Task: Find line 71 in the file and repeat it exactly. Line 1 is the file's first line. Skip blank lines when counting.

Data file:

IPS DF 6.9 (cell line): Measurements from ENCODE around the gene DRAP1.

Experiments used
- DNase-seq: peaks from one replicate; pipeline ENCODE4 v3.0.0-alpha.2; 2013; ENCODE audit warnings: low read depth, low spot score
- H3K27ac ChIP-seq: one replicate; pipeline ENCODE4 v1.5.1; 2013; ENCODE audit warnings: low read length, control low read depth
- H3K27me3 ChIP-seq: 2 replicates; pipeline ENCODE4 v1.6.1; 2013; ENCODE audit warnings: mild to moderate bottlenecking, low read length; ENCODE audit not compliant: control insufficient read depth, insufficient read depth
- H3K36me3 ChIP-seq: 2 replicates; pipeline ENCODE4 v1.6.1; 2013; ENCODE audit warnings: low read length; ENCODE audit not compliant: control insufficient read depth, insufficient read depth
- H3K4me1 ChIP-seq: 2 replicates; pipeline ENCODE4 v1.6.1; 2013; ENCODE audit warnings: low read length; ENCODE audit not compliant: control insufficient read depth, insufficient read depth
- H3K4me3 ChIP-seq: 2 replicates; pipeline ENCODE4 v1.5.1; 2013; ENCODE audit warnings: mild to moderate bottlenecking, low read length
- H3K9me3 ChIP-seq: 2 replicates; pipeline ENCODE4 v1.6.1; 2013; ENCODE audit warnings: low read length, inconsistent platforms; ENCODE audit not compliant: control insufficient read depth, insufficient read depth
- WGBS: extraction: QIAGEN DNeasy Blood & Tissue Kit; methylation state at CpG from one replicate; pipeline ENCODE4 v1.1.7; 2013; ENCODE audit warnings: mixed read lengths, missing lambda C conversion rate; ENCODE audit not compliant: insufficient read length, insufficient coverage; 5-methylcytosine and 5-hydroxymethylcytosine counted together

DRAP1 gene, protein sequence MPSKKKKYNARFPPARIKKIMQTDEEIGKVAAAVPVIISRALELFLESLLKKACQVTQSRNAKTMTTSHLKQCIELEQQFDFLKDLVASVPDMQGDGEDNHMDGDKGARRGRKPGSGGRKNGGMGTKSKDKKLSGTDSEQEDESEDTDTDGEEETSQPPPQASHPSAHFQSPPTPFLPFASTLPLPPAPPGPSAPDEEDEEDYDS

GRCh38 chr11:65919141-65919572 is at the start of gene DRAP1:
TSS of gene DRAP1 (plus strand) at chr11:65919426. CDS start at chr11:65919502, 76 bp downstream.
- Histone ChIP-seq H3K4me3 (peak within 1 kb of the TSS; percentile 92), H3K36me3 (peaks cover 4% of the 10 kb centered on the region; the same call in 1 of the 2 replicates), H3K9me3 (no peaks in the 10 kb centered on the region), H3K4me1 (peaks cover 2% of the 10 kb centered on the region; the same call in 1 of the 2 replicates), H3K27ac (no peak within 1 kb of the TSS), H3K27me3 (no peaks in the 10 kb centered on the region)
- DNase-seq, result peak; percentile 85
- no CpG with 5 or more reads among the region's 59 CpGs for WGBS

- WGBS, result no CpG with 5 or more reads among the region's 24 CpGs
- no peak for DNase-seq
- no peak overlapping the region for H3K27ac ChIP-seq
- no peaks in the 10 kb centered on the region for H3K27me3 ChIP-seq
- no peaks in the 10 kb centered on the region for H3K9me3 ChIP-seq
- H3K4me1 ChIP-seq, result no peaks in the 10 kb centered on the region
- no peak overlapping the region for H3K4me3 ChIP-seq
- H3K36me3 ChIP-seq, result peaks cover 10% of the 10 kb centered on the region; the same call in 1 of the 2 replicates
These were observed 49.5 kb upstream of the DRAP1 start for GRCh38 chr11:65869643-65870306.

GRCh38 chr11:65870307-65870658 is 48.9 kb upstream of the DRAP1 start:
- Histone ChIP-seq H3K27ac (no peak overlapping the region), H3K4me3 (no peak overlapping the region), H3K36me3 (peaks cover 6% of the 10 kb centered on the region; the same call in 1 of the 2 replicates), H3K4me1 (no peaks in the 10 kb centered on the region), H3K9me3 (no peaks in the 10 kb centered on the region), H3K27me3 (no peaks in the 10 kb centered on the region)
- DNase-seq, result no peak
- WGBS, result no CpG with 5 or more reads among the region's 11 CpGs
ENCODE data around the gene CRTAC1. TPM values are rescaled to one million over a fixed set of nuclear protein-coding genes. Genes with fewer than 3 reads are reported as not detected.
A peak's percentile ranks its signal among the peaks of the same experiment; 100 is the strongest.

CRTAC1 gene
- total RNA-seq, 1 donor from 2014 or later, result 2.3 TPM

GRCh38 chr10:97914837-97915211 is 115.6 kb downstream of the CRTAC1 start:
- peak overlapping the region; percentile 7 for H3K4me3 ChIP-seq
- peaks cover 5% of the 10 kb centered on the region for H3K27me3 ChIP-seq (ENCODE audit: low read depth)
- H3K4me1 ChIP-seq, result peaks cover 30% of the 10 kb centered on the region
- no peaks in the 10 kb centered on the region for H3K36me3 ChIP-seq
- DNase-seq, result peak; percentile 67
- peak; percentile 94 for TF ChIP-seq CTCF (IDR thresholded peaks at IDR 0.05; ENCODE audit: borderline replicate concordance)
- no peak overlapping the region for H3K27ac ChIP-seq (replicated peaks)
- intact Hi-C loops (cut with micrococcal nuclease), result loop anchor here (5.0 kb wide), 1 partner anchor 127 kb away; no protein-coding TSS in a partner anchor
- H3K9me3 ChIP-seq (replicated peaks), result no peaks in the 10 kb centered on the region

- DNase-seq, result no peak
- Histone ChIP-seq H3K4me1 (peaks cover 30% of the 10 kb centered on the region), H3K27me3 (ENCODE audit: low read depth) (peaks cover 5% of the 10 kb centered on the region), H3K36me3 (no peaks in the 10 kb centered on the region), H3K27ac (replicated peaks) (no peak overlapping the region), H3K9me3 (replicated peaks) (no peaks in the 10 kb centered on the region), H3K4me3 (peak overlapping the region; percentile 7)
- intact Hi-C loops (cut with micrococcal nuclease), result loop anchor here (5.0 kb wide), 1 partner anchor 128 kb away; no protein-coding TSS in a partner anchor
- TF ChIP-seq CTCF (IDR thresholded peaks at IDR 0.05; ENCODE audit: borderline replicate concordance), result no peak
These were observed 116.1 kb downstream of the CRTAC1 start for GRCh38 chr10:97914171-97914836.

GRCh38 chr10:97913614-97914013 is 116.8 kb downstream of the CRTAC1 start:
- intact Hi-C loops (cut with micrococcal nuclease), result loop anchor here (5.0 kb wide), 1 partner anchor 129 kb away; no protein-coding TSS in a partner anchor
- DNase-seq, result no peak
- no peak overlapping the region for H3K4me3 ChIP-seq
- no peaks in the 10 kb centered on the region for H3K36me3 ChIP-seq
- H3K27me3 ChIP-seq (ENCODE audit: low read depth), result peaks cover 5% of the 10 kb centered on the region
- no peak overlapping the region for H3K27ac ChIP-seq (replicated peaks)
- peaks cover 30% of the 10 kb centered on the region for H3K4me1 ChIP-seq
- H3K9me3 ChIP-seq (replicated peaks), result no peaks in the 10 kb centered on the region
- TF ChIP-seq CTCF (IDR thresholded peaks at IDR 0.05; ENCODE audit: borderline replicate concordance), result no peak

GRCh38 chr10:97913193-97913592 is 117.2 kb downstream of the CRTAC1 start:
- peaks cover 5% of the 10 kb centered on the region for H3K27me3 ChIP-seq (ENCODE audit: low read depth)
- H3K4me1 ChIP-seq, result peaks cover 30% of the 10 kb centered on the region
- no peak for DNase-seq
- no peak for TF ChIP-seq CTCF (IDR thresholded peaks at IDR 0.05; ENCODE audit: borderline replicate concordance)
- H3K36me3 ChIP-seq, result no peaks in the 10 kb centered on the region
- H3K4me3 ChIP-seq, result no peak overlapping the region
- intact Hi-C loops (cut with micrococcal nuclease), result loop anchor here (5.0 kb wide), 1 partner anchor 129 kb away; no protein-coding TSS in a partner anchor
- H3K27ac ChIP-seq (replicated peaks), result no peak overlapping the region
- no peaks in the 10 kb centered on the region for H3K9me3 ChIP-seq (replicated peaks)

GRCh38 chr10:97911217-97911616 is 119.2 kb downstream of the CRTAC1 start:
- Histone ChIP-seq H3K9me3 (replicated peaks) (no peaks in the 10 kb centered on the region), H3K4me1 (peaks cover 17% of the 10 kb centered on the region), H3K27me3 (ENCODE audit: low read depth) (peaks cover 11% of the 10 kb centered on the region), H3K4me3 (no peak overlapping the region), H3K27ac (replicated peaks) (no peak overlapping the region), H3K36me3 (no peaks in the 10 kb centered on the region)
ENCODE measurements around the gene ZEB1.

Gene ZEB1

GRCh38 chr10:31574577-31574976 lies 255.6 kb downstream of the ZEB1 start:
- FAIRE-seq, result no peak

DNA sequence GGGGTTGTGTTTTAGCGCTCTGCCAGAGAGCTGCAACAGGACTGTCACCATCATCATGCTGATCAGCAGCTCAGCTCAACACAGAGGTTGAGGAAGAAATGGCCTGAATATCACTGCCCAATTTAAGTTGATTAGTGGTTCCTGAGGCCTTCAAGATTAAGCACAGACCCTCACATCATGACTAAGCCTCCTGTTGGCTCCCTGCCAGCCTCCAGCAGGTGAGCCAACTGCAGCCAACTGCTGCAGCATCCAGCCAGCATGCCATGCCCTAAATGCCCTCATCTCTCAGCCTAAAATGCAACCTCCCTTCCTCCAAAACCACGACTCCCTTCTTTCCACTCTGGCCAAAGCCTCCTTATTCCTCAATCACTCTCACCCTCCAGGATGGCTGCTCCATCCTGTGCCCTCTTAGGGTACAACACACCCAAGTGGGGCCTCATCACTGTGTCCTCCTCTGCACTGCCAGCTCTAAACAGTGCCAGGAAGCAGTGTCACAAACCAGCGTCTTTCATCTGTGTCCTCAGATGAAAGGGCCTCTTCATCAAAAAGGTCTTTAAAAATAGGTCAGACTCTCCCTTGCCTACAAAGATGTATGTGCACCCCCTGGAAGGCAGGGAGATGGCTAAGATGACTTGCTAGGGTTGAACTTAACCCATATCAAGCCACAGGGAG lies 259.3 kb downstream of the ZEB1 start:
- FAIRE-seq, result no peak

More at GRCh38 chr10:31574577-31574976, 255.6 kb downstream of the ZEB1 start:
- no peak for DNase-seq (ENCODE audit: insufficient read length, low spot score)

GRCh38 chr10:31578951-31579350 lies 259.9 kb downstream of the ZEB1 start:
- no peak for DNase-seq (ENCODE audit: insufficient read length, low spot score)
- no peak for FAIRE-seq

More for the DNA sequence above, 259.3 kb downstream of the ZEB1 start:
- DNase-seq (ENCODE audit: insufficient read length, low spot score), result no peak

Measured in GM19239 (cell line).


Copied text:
ENCODE measurements around the gene ZEB1.